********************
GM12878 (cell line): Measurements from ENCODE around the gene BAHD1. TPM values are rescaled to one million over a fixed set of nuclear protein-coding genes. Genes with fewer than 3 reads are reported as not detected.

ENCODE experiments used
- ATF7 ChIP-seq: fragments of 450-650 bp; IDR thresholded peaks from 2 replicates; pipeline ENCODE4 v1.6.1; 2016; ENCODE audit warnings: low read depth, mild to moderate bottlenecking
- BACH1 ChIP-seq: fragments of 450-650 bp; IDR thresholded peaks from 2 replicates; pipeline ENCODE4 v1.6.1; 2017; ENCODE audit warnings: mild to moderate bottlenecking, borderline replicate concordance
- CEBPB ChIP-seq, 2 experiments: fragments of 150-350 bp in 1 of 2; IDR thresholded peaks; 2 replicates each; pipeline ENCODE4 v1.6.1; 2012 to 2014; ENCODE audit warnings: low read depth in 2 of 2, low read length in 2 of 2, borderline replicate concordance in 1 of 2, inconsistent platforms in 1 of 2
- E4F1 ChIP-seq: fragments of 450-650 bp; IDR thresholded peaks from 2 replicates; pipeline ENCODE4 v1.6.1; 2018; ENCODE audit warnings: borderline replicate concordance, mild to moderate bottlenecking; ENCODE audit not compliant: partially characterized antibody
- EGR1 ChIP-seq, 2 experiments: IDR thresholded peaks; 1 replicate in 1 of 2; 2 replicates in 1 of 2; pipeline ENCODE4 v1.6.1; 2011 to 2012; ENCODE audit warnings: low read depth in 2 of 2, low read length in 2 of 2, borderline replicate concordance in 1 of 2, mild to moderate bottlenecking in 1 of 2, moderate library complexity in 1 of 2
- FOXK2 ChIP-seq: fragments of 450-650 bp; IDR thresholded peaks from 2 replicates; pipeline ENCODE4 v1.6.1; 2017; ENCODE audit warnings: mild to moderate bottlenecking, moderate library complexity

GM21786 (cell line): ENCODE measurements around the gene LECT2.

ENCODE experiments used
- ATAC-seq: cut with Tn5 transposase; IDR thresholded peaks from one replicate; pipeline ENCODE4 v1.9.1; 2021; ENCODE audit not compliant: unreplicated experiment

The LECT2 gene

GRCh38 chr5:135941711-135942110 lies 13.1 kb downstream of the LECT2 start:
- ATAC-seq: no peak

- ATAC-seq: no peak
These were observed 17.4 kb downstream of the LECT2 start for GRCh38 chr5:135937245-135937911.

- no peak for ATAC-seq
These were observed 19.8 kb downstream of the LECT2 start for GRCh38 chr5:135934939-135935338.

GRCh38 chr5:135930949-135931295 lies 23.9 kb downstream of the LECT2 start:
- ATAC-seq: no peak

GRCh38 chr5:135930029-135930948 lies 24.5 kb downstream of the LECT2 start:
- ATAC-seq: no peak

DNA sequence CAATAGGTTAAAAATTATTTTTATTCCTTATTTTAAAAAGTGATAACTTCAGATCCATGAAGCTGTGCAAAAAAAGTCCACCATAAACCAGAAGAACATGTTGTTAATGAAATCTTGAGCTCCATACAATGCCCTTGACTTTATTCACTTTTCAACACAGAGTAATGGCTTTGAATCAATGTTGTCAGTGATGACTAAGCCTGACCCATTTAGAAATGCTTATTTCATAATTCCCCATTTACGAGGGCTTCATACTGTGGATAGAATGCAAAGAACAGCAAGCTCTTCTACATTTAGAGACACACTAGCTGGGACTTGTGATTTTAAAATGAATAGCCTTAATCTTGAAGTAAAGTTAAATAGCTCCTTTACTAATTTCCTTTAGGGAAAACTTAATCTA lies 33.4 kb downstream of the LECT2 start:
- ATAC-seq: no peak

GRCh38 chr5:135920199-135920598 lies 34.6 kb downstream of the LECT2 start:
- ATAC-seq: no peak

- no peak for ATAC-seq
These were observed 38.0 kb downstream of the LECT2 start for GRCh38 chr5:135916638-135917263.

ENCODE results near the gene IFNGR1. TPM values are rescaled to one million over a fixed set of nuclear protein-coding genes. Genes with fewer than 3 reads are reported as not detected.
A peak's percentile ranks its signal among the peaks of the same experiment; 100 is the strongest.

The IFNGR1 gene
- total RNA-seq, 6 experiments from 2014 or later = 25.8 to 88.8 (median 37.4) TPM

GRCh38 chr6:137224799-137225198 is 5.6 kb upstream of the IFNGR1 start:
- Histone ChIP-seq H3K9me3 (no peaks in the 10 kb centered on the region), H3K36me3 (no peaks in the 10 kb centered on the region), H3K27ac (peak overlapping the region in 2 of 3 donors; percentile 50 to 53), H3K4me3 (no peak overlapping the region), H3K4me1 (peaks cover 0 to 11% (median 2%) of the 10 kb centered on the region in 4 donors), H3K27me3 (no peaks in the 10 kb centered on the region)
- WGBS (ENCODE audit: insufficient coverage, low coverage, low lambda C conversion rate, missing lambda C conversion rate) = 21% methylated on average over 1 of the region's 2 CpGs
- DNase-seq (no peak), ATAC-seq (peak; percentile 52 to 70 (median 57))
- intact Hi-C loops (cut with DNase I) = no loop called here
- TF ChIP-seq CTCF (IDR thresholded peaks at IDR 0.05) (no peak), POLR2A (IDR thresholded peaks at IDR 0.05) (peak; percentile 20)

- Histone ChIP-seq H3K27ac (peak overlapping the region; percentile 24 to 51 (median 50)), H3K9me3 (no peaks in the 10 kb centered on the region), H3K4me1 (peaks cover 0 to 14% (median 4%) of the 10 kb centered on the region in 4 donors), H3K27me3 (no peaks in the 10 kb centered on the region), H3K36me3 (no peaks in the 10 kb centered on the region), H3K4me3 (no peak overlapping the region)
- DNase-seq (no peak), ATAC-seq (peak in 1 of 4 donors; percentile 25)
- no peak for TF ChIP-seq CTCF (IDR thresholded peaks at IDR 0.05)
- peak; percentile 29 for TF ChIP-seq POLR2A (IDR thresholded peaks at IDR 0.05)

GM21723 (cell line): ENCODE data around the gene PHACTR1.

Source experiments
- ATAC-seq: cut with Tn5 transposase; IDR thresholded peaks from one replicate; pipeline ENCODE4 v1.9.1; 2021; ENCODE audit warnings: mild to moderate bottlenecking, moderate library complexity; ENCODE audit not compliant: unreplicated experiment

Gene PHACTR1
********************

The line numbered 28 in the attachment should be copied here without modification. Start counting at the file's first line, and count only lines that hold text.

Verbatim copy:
These were observed 38.0 kb downstream of the LECT2 start for GRCh38 chr5:135916638-135917263.